[Nathan also has screenshots]
Preston Gralla worries:
If the product uses the same kind of brain-dead backup built into Windows Vista, this is a product that will be dead on arrival. The backup tool built into Windows Vista may be the worst utility every packed into an operating system. It doesn't allow you to back up individual files, folders or even file types. Instead, you have to back up every single file and folder of broad generic types. For example, if you want to back up a single picture, you have to back up every single graphic of every graphic file type on your entire PC, including all the graphics that Vista itself uses. This means you can be forced to back up hundreds of gigabytes of files if you only want to back up a few family photos.

Don't be surprised if Microsoft uses this same technique with Windows Home Server. I've talked to Microsoft honchos about the awful backup in Windows Vista, and they insist they did it because they didn't want to confuse people with too many choices about backup.
Microsoft's Rory Blyth has a video interview with the product team:
Microsoft is a big company. Everybody knows this, but it really hits home when your job is to go around and interview people from its many divisions. Before shooting this video, I didn't even know there was a Windows Home Server coming out.
Including Charlie Kindel, who writes:
[This is] the product I have been slaving over for the last 3 years ... I can't even begin to describe how excited I am that the word is finally out. Microsoft is not known for keeping secrets and I'm very gratified of the great job my fellow Microsoft employees did in keeping it confidential.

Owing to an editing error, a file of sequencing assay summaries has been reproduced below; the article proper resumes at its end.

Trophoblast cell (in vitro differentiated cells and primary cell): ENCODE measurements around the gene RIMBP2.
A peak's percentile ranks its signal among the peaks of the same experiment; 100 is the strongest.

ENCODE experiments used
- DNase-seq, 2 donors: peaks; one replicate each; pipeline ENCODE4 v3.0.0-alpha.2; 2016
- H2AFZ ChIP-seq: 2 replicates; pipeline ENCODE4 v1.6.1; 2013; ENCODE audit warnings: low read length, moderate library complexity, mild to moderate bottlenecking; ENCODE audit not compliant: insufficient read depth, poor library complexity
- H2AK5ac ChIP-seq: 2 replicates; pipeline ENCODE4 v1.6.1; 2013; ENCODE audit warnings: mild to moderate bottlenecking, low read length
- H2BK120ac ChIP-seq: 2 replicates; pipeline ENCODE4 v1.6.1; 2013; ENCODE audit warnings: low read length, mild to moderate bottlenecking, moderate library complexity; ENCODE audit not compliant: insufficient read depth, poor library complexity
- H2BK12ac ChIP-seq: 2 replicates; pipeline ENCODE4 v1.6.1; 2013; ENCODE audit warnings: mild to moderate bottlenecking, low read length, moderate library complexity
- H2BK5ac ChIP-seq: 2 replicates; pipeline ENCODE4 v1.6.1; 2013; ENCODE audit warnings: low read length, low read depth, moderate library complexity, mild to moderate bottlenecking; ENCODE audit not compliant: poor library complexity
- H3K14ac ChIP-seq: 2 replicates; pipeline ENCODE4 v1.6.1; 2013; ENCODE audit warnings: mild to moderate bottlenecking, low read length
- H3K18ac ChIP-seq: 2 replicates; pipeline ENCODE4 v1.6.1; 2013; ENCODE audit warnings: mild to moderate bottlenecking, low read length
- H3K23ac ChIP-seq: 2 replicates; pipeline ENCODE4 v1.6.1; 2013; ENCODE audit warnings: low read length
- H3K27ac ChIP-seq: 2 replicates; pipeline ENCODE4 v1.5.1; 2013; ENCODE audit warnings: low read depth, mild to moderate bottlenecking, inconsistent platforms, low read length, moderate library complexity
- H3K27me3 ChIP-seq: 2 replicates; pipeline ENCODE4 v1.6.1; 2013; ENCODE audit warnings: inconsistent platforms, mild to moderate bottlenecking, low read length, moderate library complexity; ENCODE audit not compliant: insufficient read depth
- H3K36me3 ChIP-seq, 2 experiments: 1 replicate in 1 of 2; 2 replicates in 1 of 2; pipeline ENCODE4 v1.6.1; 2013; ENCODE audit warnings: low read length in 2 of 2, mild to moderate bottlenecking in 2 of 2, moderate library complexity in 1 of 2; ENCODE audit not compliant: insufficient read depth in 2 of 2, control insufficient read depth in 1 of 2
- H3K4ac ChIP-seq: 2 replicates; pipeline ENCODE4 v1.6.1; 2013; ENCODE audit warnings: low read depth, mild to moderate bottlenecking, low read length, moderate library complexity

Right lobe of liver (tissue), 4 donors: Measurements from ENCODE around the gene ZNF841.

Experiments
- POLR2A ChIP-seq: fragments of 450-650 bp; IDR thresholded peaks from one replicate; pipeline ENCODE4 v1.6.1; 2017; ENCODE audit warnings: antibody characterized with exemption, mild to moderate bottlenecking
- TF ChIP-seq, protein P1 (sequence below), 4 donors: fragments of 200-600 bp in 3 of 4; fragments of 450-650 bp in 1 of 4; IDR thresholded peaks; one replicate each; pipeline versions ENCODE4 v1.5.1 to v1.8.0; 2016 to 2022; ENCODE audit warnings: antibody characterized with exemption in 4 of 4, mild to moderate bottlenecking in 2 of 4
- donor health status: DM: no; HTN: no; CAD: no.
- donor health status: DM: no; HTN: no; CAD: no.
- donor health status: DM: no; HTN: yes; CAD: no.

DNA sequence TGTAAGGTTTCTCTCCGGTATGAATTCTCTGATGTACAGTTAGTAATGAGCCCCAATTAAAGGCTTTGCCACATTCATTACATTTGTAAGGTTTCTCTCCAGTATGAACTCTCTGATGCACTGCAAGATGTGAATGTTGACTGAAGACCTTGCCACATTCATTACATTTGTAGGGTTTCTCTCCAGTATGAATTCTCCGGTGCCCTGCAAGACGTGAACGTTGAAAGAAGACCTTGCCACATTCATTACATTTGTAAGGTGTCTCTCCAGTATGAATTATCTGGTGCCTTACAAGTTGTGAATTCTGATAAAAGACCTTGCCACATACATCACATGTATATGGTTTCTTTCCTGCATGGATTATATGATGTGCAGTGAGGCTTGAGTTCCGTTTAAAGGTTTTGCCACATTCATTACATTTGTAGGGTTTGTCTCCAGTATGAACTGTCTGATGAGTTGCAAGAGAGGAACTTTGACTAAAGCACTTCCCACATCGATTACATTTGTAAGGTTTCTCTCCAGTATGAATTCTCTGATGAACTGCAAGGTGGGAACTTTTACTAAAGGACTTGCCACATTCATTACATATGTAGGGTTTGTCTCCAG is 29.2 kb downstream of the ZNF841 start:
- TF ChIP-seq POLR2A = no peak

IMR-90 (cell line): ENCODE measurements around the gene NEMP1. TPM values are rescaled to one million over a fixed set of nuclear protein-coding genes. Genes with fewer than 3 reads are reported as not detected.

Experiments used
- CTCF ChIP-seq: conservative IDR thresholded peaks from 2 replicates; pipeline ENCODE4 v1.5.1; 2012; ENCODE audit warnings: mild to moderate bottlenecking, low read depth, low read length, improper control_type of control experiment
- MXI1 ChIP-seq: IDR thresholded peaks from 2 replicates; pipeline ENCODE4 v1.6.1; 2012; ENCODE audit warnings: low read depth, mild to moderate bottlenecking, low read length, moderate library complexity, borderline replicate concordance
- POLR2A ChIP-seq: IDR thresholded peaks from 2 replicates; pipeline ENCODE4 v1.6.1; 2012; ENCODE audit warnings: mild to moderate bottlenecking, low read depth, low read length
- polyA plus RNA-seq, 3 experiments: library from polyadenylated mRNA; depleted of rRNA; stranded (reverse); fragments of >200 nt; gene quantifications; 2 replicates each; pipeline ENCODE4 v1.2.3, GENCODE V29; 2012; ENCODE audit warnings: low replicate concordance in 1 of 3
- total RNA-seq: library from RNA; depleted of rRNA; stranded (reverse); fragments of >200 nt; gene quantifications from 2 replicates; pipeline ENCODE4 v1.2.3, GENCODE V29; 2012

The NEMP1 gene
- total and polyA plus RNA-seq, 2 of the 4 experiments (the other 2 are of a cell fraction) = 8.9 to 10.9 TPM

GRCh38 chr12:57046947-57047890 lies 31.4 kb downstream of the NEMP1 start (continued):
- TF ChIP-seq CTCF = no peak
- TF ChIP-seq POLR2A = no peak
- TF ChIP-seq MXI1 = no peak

...
The photo you see in this post ... is a Windows Home Server Prototype that we built to explore innovative hardware design. I put my hand in the shot so you could get an idea of just how big (small) this particular device is. This prototype uses 2.5" hard disks and thus has less storage expansion capability than the HP MediaSmart product will, but it was built to show another perspective of what a Windows Home Server could be.
Mary Jo has better pictures of that and more:
At CES, Microsoft was showing off several Windows Home server prototypes developed by original device manufacturers (ODMs). ODMs build hardware for OEMs, or system vendors. On display: The "hockey puck" prototype, created as a reference design by Microsoft itself ... The Inventec Home Server IHS2B.500, a two-drive, 500GB configuration that allows for horizontal or vertical placement in a home/home office ... The Quanta Computer S36, an Intel-based, two-bay system, with an expansion bay for support of up to six additional drives ... A 64-bit AMD Live! Home Media server ... A couple of Intel-based "Model 1" and "Model 2" systems.